11 In the DWT, the number of observations needs to be dyadic—that is, an integer power of two. We use business days, so that d = 9 corresponds to 29 = 512 days. We chose three scales, corresponding to short, medium, and longer term, for the sake of clarity and to simplify reference to the results in the context of the study.


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Figure 0

Figure 1. Daily movements of staple foods and cash crop price indices (2010 = 1).

Figure 1

Table 1. Descriptive statistics of the price index returns

Figure 2

Figure 2. Wavelet decomposition results at selected scales for cash crop and staple food series. Note: “foodi” stands for food price index, and “cashi” represents the cash crop price index.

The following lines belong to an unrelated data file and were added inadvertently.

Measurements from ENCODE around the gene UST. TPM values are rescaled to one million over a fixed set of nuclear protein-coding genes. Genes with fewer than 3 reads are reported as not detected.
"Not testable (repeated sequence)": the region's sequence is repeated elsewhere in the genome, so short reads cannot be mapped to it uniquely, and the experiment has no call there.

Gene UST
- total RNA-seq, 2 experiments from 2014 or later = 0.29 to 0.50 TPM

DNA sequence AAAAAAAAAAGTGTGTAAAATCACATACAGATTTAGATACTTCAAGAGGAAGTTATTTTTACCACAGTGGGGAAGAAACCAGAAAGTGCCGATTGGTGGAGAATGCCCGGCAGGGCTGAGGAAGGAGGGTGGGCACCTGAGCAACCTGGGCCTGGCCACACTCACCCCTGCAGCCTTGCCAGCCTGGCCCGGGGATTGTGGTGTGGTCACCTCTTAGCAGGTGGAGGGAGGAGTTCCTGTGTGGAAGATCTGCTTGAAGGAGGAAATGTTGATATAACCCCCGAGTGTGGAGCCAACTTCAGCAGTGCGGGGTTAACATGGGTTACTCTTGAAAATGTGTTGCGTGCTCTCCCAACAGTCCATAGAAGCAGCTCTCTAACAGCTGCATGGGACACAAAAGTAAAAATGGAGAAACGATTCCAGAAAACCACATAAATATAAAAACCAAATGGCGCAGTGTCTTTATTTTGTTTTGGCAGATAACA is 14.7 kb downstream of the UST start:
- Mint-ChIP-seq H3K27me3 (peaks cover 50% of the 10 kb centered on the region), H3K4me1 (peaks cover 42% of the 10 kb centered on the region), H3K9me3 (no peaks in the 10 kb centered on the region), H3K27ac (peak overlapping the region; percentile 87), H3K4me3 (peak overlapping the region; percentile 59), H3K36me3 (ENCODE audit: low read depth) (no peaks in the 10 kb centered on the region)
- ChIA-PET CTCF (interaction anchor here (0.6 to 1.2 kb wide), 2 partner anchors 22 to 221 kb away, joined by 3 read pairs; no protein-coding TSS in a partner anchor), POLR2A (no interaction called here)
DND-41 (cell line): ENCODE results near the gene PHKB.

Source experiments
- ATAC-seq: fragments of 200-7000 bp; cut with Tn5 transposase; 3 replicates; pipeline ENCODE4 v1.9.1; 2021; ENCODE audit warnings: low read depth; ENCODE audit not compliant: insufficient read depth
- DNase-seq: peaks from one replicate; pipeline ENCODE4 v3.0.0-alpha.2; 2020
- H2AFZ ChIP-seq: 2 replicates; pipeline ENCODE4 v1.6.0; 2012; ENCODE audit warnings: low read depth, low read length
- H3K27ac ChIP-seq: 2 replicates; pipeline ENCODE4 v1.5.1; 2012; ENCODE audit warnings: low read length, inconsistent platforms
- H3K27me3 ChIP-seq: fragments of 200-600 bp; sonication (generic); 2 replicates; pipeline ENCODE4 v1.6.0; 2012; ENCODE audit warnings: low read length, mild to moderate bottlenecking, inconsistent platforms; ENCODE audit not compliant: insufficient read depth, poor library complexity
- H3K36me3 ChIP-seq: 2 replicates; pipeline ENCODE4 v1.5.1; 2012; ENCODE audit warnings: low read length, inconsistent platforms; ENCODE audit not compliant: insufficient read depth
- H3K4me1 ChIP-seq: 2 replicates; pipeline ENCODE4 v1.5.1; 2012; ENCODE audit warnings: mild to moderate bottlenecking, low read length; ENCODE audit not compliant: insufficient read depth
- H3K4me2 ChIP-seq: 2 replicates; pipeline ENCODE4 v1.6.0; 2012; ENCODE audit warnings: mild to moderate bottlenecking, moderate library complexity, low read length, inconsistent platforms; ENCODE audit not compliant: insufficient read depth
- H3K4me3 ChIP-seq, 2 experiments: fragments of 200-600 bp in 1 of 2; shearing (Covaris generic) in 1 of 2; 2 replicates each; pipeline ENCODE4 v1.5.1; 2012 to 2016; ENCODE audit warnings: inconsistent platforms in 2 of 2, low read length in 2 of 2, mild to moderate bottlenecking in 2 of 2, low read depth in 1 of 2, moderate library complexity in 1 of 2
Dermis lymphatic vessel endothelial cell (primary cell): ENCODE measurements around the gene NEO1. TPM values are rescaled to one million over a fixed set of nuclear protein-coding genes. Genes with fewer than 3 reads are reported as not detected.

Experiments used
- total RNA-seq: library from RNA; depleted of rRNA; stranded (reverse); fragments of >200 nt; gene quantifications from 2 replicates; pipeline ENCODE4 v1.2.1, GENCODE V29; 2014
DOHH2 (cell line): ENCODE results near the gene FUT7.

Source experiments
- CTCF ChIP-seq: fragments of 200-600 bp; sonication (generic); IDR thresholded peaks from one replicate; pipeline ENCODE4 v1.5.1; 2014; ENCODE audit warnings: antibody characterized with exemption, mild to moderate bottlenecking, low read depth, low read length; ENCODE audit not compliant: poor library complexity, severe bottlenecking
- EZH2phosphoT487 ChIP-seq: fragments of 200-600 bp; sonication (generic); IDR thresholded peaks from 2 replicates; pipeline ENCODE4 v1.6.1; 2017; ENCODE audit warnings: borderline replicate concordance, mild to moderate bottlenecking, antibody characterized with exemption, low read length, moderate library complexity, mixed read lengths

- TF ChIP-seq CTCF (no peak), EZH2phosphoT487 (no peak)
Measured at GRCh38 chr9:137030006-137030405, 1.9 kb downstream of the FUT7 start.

Figure 3

Figure 3. Reconstructed staple food price series at selected scales. Note: “foodi” stands for food price index.

Figure 4

Figure 4. Reconstructed cash crop price series at selected scales. Note: “cashi” represents the cash crop price index.

Figure 5

Table 2. Estimates of VAR(3)-BEKK-GARCH(1,1) for staple food and cash crop price indices at various time-frequency domains

Figure 6

Figure 5. Estimated conditional correlation between the cash crop price index and the staple food price index at various time-frequency domains.